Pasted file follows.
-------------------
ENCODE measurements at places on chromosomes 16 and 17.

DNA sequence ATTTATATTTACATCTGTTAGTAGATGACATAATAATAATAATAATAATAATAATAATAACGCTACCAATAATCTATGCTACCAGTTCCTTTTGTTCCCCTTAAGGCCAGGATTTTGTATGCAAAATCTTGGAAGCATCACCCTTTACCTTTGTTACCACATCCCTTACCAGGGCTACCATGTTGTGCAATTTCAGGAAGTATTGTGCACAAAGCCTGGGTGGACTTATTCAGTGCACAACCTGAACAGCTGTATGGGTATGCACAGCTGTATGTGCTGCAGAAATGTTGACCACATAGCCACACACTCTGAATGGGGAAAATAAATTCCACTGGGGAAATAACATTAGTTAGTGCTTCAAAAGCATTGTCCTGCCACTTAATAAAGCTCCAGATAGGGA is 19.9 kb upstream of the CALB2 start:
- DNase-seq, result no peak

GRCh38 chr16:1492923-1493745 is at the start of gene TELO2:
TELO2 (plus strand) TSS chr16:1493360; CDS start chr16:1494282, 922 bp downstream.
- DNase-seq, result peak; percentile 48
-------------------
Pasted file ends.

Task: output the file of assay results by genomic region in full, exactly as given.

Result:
ENCODE measurements at places on chromosomes 16 and 17.

DNA sequence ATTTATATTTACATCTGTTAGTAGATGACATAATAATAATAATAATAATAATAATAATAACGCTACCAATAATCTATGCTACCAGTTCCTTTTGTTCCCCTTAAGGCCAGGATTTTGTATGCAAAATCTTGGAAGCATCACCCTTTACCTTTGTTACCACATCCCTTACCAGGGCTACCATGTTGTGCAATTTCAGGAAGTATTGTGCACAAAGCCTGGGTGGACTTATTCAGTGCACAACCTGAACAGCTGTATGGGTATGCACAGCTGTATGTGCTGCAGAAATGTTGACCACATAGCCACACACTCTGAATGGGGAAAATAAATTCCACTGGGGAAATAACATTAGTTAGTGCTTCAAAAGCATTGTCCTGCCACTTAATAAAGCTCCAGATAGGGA is 19.9 kb upstream of the CALB2 start:
- DNase-seq, result no peak

GRCh38 chr16:1492923-1493745 is at the start of gene TELO2:
TELO2 (plus strand) TSS chr16:1493360; CDS start chr16:1494282, 922 bp downstream.
- DNase-seq, result peak; percentile 48